The rise in finance and accounting cybercrime and scam through phishing and Business Email Compromise (BEC) has made headlines with massive implications for South African companies with gaps in their payment systems.
“However, robust financial controls together with strong server, IT, and email monitoring processes aren’t enough if staff aren’t savvy to the psychological tricks scammers use to manipulate people, making them more vulnerable to tricker and deception,” says Ryan Mer, CEO at eftsure Africa, a Know Your Payee™ (KYP) platform provider.
Mer says it’s a myth that only gullible, unskilled professionals are susceptible to scams. “The misconception that only foolish individuals fall victim to cybercrime and payment fraud is dangerous because it leads to complacency in the highly educated who occupy senior positions within organisations. Criminals engaging in payment are often well-skilled, well-resourced and armed with enough industry knowledge to appear legitimate.”
Manipulating trust and competence
Scammers rely on human impulses to be helpful, avoid conflict, and problem-solve quickly and effectively to extract information or manipulate targets into taking action.
A common modus operandi is an attempt to win the trust of a potential victim by impersonating a known or trusted figure. Examples include an employee receiving a mail from an organisation’s financial director instructing them to arrange urgent payment to a supplier or an HR manager receiving a polite email from a member of staff requesting their bank details be changed for payroll purposes.
“An employee’s desire to perform their duties swiftly and competently, especially for a trusted figure of authority, is manipulated by criminals who rely on an instruction being actioned without question for a scam to be successful. In such instances, only an automated system for detecting red flags in outbound payments can offer the level of protection organisations really need to counter human error,” says Mer.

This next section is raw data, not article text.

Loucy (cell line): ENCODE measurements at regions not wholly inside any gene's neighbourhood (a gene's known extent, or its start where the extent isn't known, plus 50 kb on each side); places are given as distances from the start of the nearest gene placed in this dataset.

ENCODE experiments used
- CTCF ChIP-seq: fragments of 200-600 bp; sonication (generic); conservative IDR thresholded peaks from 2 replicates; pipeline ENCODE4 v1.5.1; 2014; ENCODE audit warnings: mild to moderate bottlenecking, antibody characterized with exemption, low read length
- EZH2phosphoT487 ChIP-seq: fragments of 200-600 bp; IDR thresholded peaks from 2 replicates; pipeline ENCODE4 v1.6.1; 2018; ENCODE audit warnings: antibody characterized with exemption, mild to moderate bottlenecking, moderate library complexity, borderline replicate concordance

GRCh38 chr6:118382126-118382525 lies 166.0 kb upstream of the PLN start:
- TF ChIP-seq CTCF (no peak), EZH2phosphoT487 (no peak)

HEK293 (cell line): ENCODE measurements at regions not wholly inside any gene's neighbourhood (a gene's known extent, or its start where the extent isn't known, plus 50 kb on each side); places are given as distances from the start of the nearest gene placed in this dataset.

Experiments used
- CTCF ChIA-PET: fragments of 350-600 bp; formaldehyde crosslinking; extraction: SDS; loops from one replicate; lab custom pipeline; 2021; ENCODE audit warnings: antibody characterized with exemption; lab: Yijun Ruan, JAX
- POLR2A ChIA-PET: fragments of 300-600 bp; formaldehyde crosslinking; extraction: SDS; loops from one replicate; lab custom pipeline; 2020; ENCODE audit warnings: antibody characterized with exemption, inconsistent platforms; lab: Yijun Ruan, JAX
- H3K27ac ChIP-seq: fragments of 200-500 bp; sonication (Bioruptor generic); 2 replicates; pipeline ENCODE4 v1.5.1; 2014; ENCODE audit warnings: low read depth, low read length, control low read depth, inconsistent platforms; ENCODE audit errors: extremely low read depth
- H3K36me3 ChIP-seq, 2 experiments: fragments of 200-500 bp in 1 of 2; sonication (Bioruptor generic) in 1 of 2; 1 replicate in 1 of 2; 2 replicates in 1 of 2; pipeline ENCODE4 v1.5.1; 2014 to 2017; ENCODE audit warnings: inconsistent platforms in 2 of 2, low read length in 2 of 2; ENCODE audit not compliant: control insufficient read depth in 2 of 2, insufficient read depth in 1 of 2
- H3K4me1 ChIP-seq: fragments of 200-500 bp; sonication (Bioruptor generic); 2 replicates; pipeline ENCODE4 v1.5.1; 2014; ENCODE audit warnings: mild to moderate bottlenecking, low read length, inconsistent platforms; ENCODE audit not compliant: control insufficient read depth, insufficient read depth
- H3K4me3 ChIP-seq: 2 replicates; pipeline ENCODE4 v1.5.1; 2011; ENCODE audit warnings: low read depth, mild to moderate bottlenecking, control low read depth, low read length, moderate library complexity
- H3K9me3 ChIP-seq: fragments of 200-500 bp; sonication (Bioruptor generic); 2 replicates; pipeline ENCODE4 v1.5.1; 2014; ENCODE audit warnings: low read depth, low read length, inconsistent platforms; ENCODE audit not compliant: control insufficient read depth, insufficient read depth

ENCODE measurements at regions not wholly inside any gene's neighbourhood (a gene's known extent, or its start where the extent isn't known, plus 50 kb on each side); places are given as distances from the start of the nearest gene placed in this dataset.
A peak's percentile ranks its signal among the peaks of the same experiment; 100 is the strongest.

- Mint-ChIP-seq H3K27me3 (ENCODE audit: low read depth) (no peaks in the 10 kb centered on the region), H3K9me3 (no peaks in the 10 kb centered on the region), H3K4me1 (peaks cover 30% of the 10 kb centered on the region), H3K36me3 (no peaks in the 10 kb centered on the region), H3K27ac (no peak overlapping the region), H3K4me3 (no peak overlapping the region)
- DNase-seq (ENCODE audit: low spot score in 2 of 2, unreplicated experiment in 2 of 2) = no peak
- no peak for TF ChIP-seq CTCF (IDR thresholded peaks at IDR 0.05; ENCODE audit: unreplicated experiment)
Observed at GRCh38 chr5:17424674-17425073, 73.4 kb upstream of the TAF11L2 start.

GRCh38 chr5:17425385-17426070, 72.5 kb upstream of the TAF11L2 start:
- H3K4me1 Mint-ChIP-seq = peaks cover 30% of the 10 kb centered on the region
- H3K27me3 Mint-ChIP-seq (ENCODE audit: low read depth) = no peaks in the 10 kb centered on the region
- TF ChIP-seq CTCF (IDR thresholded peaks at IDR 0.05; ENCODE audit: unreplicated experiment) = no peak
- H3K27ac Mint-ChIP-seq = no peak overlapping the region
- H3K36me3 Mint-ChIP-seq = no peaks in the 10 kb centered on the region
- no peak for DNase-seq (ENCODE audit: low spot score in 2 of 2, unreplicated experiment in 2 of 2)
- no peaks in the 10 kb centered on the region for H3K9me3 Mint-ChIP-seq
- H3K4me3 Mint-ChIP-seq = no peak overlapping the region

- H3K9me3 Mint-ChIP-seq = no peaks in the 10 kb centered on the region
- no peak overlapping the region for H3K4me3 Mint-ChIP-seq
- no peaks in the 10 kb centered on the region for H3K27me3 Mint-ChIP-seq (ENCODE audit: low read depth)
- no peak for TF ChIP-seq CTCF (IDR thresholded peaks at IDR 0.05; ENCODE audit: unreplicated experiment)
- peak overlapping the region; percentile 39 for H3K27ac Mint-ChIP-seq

Banking on urgency
While scammers become increasingly inventive, an age-old tactic cybercriminals routinely rely on is creating a sense of urgency in their victims. Mer says phishing messages and business email compromise scam is designed to make employees more likely to comply with a potential threat that they know they should report. “Scammers lure victims into acting quickly before they have time to think rationally about the activities they’re undertaking. Implementing processes that require staff to slow down and double-check any actions that involve payments is vital.”
He adds that a sudden change in customer or supplier business practices, such as a new point of contact, change of email address or banking details should be viewed with caution and thoroughly verified before complying with an urgent request.
“In many organisations, there is a concerning disconnect between the theoretical controls in place and what actually happens in everyday business contexts. Cybercriminals often rely on the herd principle in which people in organisations adopt the behaviour of those around them.
“The risk that one person in a team complies with a scammer may result in others being deceived in the same way. Sound business processes and educated staff, while essential, can only protect a business so far as sophisticated phishing and BEC scam can defeat the internal controls of even the most vigilant teams,” says Mer.
Extra, automated protection
Cybercrime is constantly evolving which makes it a moving target. Interpol’s last African Cyberthreat Assessment Report published in 2021, placed South Africa as having the third-highest number of cybercrime victims in the world, costing the country a staggering R2.2-billion annually.
“Ongoing education on the latest scams and the tactics used to execute them is crucial for South African companies. In addition, independent third-party verification systems like eftsure can offer a much-need extra layer of protection by automating payment checking and supplier verification, saving time on manual processes and reducing human error,” notes Mer.
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